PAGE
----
Wednesday, April 19, 2006

GTXC, The end is nearer than we thought

See the GTXC reference below from Dow Jones, notice the same cast of characters (Wolz, Kos, Oemke) that are the "experts" David Hagen has embraced.
Also, here's another update on Annette Hagen. She's in the bahamas with Chuck Manning, former lead developer and the architect of the beta level code... and Leland Parker (heir to the parker pen fortune). "Her Highness" (as she is referred to down there) must be having quite the time. Enough of idol gossip and speculation, now to the Dow Jones story...
=DJ IN THE MONEY: Criminal Probe Into Absolute Health Expands By Carol S. Remond A Dow Jones Newswires Column NEW YORK (Dow Jones)--
A criminal investigation into penny stock companyAbsolute Health and Fitness Inc. (AHFI), and people alleged to havemanipulated its stock, has expanded. The U.S. Attorney's Office for the U.S. District Court for the WesternDistrict in North Carolina began looking into possible criminal violations surrounding Absolute Health stock late last year after the gym company attracted scrutiny and its stock collapsed. Last month, the criminal prosecutor in charge of the investigation sentout a new round of subpoenas in connection with a grand jury investigation.
One subpoena reviewed by Dow Jones Newswires shows that the federal government is now looking for information about more than 100 people and entities, including another small cap company with ties in North Carolina, GTX Global Corp. (GTXC).
According to people familiar with the matter, persons who had already testified have been recalled for further testimony and asked to provide a much greater number of documents to the grand jury. Although it appears to be still ongoing, the criminal investigation into Absolute Health and related entities has already led to indictments in a separate but related case.
Among those subpoenaed to testify in front of a grand jury last December were several lawyers representing people and entities involvedwith Absolute Health and the attempt to take the company public through a reverse merger with a corporate shell in 2004. Two of these lawyers, Samuel Currin and Robert Wellon, have now been charged in an indictment unsealed Tuesday in the same district court.Wellon pleaded guilty to conspiracy to obstruct justice. Currin is charged with tax fraud conspiracy, obstruction of justice, witness tampering and perjury.
According to that indictment, Currin and Wellons, among other things, conspired to withhold documents from the grand jury looking into market manipulation related to Absolute Health. Alleged Role Of Rohm Those documents included a 27 million stock certificate purported to have been issued to Randall Rohm, the owner and operator of the gyms that were supposed to have been merged into the shell company that ultimately became Absolute Health.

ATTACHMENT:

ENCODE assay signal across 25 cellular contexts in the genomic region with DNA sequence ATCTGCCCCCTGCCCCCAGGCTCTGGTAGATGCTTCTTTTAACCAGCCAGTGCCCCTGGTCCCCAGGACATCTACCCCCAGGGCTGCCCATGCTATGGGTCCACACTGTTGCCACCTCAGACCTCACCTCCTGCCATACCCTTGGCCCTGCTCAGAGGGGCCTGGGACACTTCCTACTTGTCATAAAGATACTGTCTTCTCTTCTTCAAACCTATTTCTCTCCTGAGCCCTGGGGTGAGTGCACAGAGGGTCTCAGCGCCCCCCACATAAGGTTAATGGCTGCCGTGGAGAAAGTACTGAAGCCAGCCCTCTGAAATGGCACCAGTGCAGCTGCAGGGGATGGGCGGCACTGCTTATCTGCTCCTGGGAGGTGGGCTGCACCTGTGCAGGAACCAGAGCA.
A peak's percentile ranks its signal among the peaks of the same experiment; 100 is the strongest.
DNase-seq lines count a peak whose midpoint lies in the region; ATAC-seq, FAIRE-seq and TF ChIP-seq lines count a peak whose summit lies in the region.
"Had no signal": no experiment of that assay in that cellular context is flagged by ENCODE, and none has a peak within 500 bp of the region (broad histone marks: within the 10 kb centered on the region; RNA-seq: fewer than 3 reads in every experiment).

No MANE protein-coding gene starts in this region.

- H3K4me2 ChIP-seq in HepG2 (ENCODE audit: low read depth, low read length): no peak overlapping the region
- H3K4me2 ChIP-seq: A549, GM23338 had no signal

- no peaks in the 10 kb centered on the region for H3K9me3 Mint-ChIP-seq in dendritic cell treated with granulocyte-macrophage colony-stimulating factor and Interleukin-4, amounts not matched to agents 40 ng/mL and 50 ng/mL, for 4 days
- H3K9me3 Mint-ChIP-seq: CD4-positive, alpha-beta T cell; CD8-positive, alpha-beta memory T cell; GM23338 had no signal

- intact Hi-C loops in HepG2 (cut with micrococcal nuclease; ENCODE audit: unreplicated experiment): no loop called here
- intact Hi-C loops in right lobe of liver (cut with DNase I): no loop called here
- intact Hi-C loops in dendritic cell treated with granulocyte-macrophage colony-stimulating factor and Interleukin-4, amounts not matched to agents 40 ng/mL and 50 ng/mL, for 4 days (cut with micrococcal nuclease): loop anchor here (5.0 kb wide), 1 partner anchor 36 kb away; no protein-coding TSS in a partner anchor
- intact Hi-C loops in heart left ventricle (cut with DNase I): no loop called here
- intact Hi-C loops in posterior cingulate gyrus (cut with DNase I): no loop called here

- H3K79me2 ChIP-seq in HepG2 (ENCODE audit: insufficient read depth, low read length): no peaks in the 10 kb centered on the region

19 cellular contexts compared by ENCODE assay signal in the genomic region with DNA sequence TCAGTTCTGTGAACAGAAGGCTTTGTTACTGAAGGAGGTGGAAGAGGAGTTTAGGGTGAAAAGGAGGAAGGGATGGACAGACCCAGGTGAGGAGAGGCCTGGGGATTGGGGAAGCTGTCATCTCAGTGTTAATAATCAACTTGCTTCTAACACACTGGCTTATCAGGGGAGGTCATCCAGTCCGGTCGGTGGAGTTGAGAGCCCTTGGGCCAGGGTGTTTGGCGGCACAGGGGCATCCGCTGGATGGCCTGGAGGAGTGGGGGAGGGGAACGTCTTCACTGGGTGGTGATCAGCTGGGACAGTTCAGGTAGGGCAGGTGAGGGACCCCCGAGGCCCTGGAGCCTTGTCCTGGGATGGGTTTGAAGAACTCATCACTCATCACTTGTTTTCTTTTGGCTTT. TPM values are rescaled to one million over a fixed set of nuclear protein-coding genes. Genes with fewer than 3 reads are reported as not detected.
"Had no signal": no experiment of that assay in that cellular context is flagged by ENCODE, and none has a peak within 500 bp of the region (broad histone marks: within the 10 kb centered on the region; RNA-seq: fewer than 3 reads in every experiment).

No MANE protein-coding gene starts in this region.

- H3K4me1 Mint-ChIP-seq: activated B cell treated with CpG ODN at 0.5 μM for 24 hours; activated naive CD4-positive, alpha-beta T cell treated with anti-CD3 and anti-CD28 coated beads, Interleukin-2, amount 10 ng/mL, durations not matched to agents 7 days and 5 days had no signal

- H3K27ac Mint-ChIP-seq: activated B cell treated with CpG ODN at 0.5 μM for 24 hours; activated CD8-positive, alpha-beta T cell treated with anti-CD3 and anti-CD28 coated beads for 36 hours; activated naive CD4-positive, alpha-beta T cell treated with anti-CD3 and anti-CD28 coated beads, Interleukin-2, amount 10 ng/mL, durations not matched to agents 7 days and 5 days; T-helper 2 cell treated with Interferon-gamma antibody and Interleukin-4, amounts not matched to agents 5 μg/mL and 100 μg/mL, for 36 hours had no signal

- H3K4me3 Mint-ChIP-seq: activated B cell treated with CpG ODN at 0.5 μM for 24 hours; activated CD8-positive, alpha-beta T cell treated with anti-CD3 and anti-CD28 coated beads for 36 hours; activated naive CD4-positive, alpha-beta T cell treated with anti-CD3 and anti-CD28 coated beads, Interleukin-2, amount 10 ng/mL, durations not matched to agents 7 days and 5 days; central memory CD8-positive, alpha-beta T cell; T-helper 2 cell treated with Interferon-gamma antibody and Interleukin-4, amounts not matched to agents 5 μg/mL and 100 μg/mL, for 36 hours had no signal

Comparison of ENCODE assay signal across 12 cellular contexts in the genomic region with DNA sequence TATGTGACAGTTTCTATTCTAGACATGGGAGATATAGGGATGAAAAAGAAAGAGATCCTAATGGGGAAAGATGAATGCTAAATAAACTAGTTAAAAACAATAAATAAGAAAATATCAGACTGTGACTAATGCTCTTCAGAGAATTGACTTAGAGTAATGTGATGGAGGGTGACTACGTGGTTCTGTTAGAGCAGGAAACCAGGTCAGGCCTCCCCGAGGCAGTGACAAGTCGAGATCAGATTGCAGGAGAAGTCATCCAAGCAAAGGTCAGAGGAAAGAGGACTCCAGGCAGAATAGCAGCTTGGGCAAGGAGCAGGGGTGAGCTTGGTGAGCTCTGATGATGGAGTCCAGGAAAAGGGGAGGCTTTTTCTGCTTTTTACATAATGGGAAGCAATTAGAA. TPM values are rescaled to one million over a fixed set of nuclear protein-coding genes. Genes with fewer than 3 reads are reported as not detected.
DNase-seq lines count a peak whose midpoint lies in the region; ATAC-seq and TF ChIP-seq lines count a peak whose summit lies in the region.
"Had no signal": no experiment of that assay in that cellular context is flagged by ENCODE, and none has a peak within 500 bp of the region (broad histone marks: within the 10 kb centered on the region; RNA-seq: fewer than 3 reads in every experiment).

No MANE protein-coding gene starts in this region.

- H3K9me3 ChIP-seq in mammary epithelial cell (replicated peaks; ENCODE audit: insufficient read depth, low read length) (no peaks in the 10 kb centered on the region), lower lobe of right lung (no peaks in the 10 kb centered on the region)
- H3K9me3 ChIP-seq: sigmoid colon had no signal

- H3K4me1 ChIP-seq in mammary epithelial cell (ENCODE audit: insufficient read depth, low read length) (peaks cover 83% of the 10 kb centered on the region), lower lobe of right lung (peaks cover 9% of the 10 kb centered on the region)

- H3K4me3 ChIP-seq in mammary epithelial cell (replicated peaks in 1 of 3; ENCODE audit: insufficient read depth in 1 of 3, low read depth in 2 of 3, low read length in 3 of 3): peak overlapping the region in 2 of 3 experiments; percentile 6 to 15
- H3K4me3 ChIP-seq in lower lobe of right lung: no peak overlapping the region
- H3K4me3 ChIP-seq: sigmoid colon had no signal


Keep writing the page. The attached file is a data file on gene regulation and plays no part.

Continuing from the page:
Rohm has denied receiving the stock certificate and has claimed that asigned merger agreement bearing his signature is a fake. Also charged Tuesday with tax fraud and obstruction of justice were Howell Woltz and Vernice Woltz, both officers of offshore firms dubbedt he Sterling entities. According to court documents, Currin was also a Sterling officer.
The criminal investigation into Absolute Health appears to followclosely in the footsteps of a civil suit filed by the Securities andExchange Commission a year ago. In that case, the SEC charged two promoters, Donald Oehmke and Bryan Kos, and related companies of having pumped the stocks of AbsoluteHealth.
The SEC said the promoters planned to merge gyms owned and operated by Rohm into a shell to form Absolute Health and profit by pumping the stock. The merger never occurred, but several promotional reports nonetheless boosted the stock more than $5 a share before the SEC halted trading in December 2004. Kos and Oehmke have denied the SEC claims and the case is ongoing inthe U.S. District Court for the Southern District of Florida.
AbsoluteHealth stock is now trading around 1 cent a share. Rohm claimed in a document filed with the Florida court last year thathe was duped by business partner Jeremy Jaynes and stock promoter Kos who tried to entice him to sign a deal to merge his company Double R Enterprise Inc. into a corporate shell called Ornate Holdings Inc.
Currin and Wellons have in the past acted as lawyers for Jaynes who wasindicted in an unrelated case in Virginia in 2003 for violating thestate's new anti-spam law. Jaynes was sentenced to nine years in jail last year and is out on bail pending his appeal of the law's constitutionality.
(Carol S. Remond is an award-winning columnist and one of four whowrite the "In The Money" feature. Most recently, she won a 2005 GeraldLoeb Award for best news service content with "Exposing Small-Capfraud," a series of articles that described how three small companiesunscrupulously pumped up their stocks.)
-By Carol S. Remond; Dow Jones Newswires; 201 938 2074; Dow Jones Newswires April 19, 2006 12:38 ET (16:38 GMT) Copyright (c) 2006 Dow Jones & Company, Inc.


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